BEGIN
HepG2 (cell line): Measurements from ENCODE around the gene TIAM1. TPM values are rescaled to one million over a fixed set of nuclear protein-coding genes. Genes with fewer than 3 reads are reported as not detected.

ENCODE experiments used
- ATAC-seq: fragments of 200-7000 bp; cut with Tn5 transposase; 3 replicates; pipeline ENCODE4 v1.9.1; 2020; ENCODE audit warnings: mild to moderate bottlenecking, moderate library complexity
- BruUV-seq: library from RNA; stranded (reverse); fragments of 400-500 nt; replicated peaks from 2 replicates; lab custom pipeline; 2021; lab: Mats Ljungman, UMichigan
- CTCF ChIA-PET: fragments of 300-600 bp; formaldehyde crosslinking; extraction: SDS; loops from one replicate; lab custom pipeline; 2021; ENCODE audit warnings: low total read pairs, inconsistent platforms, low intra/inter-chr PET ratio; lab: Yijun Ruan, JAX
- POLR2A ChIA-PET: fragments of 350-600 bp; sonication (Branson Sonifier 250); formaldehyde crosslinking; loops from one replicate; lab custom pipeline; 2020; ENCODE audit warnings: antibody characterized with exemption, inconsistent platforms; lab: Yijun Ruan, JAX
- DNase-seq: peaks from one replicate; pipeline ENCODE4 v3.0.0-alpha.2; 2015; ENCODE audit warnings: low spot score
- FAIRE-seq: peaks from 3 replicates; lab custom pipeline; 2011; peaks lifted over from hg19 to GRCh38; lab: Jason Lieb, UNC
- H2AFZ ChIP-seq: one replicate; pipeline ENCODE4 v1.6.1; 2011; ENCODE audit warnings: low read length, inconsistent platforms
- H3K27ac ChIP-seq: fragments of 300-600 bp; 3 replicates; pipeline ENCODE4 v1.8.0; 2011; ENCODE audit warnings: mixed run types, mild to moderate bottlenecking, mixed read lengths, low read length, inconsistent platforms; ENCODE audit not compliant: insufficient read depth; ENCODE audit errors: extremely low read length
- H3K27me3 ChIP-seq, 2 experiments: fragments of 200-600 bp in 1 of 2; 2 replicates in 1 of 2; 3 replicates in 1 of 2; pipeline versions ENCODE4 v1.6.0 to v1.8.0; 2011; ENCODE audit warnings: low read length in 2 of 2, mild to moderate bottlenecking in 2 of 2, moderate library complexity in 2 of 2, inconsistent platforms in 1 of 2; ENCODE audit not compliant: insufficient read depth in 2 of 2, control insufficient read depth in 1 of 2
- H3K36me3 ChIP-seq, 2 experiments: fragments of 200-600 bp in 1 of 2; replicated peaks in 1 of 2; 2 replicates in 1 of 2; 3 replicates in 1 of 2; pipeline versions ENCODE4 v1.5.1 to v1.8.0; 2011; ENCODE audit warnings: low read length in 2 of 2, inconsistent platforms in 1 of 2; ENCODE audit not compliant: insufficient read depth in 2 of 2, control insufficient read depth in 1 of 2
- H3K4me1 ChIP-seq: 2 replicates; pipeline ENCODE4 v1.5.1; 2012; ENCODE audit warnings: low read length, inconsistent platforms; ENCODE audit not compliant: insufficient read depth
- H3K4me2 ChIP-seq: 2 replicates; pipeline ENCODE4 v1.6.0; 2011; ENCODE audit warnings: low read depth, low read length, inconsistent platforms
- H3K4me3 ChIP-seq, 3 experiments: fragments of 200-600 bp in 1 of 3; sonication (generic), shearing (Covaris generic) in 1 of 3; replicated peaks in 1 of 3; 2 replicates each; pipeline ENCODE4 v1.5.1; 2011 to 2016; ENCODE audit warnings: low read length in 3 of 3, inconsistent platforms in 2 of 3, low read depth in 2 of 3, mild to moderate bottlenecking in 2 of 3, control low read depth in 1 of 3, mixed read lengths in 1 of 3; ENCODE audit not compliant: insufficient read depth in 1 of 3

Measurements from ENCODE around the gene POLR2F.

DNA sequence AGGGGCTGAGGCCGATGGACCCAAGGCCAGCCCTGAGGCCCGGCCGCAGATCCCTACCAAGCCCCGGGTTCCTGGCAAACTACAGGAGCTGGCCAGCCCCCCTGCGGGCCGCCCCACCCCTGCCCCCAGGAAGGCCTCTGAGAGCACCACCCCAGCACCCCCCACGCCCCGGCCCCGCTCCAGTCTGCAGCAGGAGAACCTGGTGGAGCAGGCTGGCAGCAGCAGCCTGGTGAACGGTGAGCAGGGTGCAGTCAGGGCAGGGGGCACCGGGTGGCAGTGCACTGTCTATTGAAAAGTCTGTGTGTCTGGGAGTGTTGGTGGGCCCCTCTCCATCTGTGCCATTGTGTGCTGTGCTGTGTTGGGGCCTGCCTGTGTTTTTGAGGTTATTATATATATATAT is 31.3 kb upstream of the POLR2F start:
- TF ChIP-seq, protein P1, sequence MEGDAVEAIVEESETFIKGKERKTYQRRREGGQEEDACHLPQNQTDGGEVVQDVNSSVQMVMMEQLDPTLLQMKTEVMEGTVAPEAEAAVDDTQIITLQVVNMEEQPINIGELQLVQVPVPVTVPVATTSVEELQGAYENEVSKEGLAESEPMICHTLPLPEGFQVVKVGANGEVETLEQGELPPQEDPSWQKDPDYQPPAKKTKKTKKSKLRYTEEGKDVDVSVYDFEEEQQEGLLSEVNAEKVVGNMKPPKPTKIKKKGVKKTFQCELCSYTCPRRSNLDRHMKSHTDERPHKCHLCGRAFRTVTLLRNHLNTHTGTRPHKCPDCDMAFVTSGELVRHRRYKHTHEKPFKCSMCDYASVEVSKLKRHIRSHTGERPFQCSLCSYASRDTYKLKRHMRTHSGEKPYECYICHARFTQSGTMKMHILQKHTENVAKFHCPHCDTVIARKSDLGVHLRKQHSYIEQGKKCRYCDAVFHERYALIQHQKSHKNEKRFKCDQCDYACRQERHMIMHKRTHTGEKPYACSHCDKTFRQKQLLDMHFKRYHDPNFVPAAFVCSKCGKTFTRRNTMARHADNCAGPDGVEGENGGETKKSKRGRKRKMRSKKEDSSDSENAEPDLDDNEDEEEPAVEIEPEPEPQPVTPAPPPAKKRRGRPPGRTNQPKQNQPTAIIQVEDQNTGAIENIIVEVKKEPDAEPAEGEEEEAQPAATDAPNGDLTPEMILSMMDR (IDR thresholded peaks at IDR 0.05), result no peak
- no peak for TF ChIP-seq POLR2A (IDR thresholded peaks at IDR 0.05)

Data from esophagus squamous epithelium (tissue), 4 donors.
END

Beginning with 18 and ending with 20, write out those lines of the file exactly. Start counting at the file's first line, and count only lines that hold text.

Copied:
- TF ChIP-seq, protein P1, sequence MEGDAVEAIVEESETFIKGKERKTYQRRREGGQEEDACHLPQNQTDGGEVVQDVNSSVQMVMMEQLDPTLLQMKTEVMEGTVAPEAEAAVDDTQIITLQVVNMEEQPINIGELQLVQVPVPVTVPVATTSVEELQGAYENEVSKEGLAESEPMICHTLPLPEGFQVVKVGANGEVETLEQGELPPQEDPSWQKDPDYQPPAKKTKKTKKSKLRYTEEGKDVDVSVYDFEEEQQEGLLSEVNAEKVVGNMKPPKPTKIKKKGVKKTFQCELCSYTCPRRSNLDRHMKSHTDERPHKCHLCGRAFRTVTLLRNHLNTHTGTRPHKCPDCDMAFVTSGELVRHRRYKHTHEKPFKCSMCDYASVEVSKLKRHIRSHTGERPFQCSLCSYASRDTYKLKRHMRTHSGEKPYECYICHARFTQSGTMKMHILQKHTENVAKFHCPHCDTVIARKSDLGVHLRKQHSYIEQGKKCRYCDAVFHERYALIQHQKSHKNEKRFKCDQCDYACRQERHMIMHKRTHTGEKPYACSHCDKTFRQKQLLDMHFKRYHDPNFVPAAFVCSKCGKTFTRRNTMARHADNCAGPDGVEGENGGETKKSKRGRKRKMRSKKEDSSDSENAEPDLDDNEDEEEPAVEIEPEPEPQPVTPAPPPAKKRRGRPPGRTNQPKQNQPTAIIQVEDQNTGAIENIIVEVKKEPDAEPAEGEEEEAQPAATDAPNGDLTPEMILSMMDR (IDR thresholded peaks at IDR 0.05), result no peak
- no peak for TF ChIP-seq POLR2A (IDR thresholded peaks at IDR 0.05)

Data from esophagus squamous epithelium (tissue), 4 donors.